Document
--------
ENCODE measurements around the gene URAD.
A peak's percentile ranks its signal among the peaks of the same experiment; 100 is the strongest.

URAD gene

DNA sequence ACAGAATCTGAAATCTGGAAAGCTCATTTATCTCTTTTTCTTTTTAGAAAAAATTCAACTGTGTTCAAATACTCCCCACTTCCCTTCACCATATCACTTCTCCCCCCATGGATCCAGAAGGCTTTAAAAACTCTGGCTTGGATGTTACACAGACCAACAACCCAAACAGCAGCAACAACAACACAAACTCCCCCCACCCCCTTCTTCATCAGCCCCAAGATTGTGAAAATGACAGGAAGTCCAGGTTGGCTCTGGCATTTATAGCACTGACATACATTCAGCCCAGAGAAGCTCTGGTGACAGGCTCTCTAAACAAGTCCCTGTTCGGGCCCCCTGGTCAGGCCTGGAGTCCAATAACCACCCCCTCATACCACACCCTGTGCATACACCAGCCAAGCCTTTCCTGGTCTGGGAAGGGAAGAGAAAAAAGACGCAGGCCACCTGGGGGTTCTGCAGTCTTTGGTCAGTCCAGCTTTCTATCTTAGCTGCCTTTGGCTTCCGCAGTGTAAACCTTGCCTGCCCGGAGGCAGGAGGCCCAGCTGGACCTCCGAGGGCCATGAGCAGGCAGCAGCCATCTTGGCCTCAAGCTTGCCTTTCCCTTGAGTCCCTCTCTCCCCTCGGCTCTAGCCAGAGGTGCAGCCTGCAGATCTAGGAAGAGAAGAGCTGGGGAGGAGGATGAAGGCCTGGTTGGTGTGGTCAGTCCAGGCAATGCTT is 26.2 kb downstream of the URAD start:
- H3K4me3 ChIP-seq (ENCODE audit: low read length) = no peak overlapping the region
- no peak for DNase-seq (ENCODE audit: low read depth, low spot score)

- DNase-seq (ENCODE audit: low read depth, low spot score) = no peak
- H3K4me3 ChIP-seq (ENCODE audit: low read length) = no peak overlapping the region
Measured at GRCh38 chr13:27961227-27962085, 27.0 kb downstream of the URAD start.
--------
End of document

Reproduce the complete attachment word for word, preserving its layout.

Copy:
ENCODE measurements around the gene URAD.
A peak's percentile ranks its signal among the peaks of the same experiment; 100 is the strongest.

URAD gene

DNA sequence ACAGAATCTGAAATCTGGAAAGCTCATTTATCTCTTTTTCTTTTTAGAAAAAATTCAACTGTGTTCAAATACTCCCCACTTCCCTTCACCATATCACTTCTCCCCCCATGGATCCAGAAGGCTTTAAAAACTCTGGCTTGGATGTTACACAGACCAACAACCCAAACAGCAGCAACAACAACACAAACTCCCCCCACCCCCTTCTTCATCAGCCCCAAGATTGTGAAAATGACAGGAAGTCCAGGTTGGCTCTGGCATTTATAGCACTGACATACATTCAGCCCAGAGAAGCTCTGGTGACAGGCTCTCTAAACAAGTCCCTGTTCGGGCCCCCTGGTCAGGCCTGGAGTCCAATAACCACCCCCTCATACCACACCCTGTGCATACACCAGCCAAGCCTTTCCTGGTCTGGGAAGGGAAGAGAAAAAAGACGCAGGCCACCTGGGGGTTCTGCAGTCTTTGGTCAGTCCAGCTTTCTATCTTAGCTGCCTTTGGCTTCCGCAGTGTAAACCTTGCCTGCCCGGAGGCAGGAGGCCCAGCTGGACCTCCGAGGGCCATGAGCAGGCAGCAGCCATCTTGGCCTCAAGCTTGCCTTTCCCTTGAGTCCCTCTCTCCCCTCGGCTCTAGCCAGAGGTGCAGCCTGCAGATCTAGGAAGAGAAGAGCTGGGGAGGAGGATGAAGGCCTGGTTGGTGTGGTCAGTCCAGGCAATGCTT is 26.2 kb downstream of the URAD start:
- H3K4me3 ChIP-seq (ENCODE audit: low read length) = no peak overlapping the region
- no peak for DNase-seq (ENCODE audit: low read depth, low spot score)

- DNase-seq (ENCODE audit: low read depth, low spot score) = no peak
- H3K4me3 ChIP-seq (ENCODE audit: low read length) = no peak overlapping the region
Measured at GRCh38 chr13:27961227-27962085, 27.0 kb downstream of the URAD start.